Wednesday, May 1, 2013

The Sadist

Innocent Victim Alice Porter
Kidnapped in Pueblo
by Robert A. Waters

In April of 1942, Americans cheered Jimmy Doolittle’s kamikaze-style raid on Japan.  In Europe, there was little to celebrate—World War II had bogged down into a bloody slugfest between the Allies and the Nazis.  And off the southern shores of the U. S., German U-boats sank dozens of American-bound ships.

None of that mattered to Donald Fearn, 23.  The Pueblo, Colorado resident, married and working as a railway mechanic, had long harbored an obsession with a little-known Indian religious cult called the Penitentes.  Because the sect had been persecuted for millennia, they worshipped in secret.  Using an adobe church deep in the desert, the group practiced self-flagellation and mock-crucifixion.  Fearn claimed to have visited the church, but his pre-occupation with the blood-stained altar had little to do with religion and everything to do with sexual arousal.

On April 22, at 9:30 P.M., sixteen-year-old Alice Porter walked down East Eleventh Street.  The pretty brunette, returning home after registering for a nursing course at Central High School,  didn’t realize she was being shadowed by a monster.

As the lone teenager neared her home, Fearn parked beside her and jumped from his car.  He stuck a handgun in Porter’s face and ordered her to get in.  The teen screamed, then obeyed.  As quickly as that, Alice Porter vanished.

In a home across the street, Mr. and Mrs. Ezra Mckinney heard screams and a commotion that seemed to come from the sidewalk outside their residence.  Rushing to their front window, the couple spied a tan-colored Ford sedan speeding away.  

Fearn drove his victim straight to an abandoned ranch-house in the wastelands southeast of Pueblo. For six hours, he unrelentingly tortured the girl.  Finally, after killing her, he dropped the remains of Alice Porter into a cistern and covered her with branches and leaves.

But as Fearn attempted to leave, his car became stuck in the mud.  (A violent rain-storm had passed the night before.)  Try as he might, he couldn’t get it to budge.  Eventually, at about four in the morning, Fearn walked to a farmhouse and called Whaley’s Garage in Pueblo.  The owner, Boyd Whaley, drove into the desert and pulled Fearn’s automobile from the mud.

When Alice Porter hadn’t returned home by midnight, her father, a former police officer, reported her missing.

Almost immediately, police began canvassing the route she would have walked home.  Detectives knocked on the door of a home in the 1600 block of East Eleventh Street and met Mr. and Mrs. McKinney.  The couple breathlessly described what they’d witnessed a few hours earlier.  Now investigators knew that Alice had likely been abducted, and that they were looking for a tan-colored Ford sedan.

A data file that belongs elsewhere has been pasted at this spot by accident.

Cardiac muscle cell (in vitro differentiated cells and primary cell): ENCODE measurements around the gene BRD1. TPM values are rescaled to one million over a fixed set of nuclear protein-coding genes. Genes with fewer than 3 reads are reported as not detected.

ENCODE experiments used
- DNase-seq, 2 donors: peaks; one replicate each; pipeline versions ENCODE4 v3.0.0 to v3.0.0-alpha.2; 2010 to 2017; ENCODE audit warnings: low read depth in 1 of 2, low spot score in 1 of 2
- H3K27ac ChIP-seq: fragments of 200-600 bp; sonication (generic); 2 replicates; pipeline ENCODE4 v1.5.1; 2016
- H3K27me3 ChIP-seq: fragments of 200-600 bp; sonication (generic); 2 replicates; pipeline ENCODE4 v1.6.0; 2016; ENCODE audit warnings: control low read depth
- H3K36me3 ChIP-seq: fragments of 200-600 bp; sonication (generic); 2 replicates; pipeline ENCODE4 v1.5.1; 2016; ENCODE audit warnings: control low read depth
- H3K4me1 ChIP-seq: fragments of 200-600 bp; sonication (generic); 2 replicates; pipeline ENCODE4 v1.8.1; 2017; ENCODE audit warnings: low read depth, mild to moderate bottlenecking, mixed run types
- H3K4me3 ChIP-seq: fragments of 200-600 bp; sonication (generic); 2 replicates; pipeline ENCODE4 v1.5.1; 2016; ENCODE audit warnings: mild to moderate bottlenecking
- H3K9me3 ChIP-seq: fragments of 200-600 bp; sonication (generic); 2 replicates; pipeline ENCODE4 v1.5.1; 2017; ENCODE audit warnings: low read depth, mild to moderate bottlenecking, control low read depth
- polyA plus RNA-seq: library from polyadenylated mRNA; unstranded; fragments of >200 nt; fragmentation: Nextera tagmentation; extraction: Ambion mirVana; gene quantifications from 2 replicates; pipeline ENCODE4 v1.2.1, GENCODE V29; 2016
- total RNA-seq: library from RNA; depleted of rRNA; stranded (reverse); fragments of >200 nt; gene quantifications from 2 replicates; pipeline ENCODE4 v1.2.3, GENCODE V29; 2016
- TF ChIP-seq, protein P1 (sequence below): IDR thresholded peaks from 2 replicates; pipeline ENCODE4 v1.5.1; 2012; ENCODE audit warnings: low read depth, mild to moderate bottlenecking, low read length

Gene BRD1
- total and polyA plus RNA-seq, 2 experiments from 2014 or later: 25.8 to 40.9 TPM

For three days, police and Pueblo residents conducted a massive search for Alice Porter.

Finally, Boyd Whaley contacted investigators and informed them that Donald Fearn had a tan-colored Ford sedan that had gotten stuck in the desert on the night the girl disappeared.  Whaley led investigators to the ranch where they discovered the blood-soaked crime scene, and the pitiful remains of Alice Porter.
In the book, Mountain Murders: Homicide in the Rockies, Betty L. Alt and Sandra K. Wells describe what the coroner found when he autopsied the body: “Coroner J. R. Blair’s autopsy indicated that a depression skull fracture just between the eyes of Alice Porter had caused her death.  The fracture was beneath a two-inch wound in her forehead, and above that was another half-inch wound.  In addition, a bullet fired from a .32 caliber revolver had entered her head just above the right ear, had pierced the brain, and had lodged between the scalp and the skin on the left side of the girl’s head.”

But that was just a fraction of the injuries suffered by Alice.  Coroner Blair also reported that the victim had “multiple bruises over her entire body with contusions on her shoulder and right ankle.  Burns, inflicted by a hot wire that had been heated in the fireplace, were spread over her body—fifteen on her stomach, two on her left groin and ten on her back and left hip.”  In addition, the victim had suffered numerous stab wounds.  Almost as an afterthought, Blair reported that Alice had been repeatedly raped.

Pueblo Police Chief J. Arthur Grady told reporters that the scene was the “most gruesome” he’d witnessed in his 38 years on the force.  

After his arrest, Fearn quickly confessed.  Tried and convicted, the monster was sentenced to death.    

On October 23, Fearn kept his date with the executioner.  He’d shown no remorse for his victim or her family.  For his last meal, the killer requested a steak and a beer.  After eating, Fearn entered the gas chamber.  He undressed down to his shorts, and was strapped into the chair by guards.  Then the cyanide was released, and a smoky poison rose into the air. 

In three minutes, Fearn was dead. 

Alice’s father watched, wondering if the six hours she’d spent at the hands of the sadist was worth only a three minute death.

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